- ARPDAUPosted 4 years ago
- What’s an impressive conversion rate? And other stats updatesPosted 4 years ago
- Your quick guide to metricsPosted 4 years ago
More in the 50 Questions Series50 questions: Should I ever pay to pitch? | 50 Questions: How can I tell that a VC won’t invest? | What exactly is an “investor”? |
50 questions: What’s the difference between Seed, Series A and Series B
Together with Nic Brisbourne of The Equity Kicker / DFJ Esprit, I am writing a series of 50 questions you should ask when raising venture capital. We expect the series to run for a year, after which we will collate the answers into a book. We view this as a collaboration, so please comment to help make this series even more useful.
This is question number 6. Parts of it appeared on GAMESbrief in March (the original post is worth reading if you are a games business, particularly one transitioning from work-for-hire to self-publishing.
Not all investors are the same. A seed investor is looking for something very different from a Series B investor.
Get the wrong investor for your stage of development, and it can kill your business stone dead.
Seed investment is for angels and very early stage investors. It is typically less than $1 million, and may be as low as $50,000.
At this stage, a company that will get funding will have a great team (at least one or two people who are backable due to track record, specific expertise or, very rarely, a blinding idea) and a market that is interesting. They will often not have a product (particularly in the Internet space) but will have a clear idea of the kind of thing they will build with the money.
At this stage, a formal business plan with three year projections is not very useful, although you will probably have to create one anyway. It can be a helpful exercise in forcing you to codify your thoughts on the future plans for the company, but the one truth about it is that you will deviate from it.
But a good angel or seed investor will be much more focused on the key metrics that will determine whether your business will succeed or fail. For example, they may not care whether you make £1 million profit in year three or £3 million (because the one thing we all know about a start-up is that it won’t follow its business plan), but they will care, passionately, about how you will ensure that your customer acquisition cost is less than the lifetime value of your customer, or whether you have finances to fund at least two iterations of your product, or some other metric that is at the core of your business.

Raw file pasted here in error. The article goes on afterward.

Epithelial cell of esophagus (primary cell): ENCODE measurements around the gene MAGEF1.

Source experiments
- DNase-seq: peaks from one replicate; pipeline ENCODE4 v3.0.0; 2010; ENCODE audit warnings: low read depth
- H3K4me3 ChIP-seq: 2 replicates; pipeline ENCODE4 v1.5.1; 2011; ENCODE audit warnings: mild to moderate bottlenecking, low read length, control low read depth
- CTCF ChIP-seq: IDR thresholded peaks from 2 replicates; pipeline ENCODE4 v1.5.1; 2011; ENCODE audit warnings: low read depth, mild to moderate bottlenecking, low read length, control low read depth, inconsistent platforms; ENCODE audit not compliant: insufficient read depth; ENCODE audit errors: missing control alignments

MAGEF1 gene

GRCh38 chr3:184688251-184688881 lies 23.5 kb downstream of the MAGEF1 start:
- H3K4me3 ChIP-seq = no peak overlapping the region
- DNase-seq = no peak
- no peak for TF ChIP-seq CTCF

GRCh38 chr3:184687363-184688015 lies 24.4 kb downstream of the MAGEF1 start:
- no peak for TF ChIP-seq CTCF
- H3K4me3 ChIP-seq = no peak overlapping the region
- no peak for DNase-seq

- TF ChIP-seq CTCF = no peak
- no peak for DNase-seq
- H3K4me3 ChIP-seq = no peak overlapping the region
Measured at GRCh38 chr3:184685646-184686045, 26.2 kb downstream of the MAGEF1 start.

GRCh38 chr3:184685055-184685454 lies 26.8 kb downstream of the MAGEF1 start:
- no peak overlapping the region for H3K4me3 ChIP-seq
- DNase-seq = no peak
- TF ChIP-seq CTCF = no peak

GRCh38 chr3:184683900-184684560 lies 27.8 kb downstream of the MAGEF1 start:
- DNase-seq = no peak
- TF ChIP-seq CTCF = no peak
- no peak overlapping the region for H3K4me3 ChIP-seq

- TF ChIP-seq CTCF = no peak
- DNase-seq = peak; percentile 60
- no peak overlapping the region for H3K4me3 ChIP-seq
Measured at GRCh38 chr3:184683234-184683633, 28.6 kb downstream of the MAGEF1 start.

The purpose of seed funding is to help the company develop a product to fit its market niche. It may go through a couple of radically different iterations as the entrepreneur discovers what customers really want. As the business becomes clearer on what products will work in the market, it might be time for the next round.
The amount raised in a series A is falling, particularly for Internet-based companies. As so many services can be outsourced, bought in where necessary or hosted in the cloud and scaled according to demand, the need for upfront capital is correspondingly reduced.
Series A is likely to be anywhere from £500,000 to £3 million. Its purpose is to take an existing product, team and market niche and tweak them until they are firing on all cylinders. This may involve hiring new staff, adjusting the pricing structure or business model of the core product or adding new features.
The ideal outcome from Series A would be build to a successful, profitable business that could survive on its own. Many founders may, at this point, choose to continue to grow organically over time. But if they want to move faster – much faster – then they might raise Series B.
Series B funding is rocket fuel for companies. It may be anything from £5 million upwards, and its purpose is to take the company into the stratosphere.
It’s time for Series B when all the stars are in alignment. The core team has executed well so far, the product is successful and the market is clamouring for more. Series B is not about taking risks, or experimentation. It’s about taking something that works and scaling it as fast as possible.
This can often be a tricky time for founders. It’s when entrepreneurialism gives way to execution, which often means that investors want experienced executives at the helm. It’s a time of transition for the company when many of the things that made the company successful in the first place – disruption, innovation, underdog status – may no longer be required.
A subsequent post will explore the dangers of raising too much money.